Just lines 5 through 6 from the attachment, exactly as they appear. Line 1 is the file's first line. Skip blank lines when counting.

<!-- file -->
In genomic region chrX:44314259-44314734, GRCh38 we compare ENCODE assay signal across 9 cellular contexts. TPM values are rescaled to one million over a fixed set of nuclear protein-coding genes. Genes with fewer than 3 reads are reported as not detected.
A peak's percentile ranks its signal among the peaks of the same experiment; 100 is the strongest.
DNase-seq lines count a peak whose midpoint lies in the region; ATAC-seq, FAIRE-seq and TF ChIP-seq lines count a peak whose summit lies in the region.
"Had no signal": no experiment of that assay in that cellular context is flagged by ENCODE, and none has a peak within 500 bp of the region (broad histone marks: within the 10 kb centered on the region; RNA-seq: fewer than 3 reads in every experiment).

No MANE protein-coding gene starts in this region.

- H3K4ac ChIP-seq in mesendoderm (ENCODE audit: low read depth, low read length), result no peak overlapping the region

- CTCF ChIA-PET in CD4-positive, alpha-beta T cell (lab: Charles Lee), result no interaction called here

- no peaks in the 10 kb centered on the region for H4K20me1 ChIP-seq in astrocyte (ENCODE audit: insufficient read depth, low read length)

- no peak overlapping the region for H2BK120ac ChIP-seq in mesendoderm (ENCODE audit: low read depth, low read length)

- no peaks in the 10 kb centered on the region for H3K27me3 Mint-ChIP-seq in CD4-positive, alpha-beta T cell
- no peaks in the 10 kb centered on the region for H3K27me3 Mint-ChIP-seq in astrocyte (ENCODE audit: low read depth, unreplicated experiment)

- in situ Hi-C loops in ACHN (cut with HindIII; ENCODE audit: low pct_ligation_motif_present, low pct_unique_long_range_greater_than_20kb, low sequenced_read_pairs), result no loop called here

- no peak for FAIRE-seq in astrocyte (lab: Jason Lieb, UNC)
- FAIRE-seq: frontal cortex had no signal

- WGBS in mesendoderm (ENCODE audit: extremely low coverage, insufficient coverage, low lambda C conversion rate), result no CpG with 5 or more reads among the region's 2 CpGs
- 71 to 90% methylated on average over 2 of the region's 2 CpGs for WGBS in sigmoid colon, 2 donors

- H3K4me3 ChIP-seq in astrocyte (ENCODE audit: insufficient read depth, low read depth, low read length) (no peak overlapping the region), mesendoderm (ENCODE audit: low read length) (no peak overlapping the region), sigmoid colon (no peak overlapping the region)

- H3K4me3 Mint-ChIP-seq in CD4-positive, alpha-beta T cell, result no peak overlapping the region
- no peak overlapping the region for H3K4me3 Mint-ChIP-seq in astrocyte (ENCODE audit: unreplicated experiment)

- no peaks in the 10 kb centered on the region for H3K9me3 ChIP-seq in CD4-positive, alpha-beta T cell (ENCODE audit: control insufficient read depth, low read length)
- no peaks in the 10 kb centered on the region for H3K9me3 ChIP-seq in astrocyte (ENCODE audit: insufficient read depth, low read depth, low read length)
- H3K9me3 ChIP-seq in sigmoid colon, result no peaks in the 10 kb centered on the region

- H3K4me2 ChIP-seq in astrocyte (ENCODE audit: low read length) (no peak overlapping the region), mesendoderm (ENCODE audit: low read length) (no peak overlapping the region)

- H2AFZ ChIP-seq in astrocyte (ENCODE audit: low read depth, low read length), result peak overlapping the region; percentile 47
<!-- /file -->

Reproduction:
No MANE protein-coding gene starts in this region.

- H3K4ac ChIP-seq in mesendoderm (ENCODE audit: low read depth, low read length), result no peak overlapping the region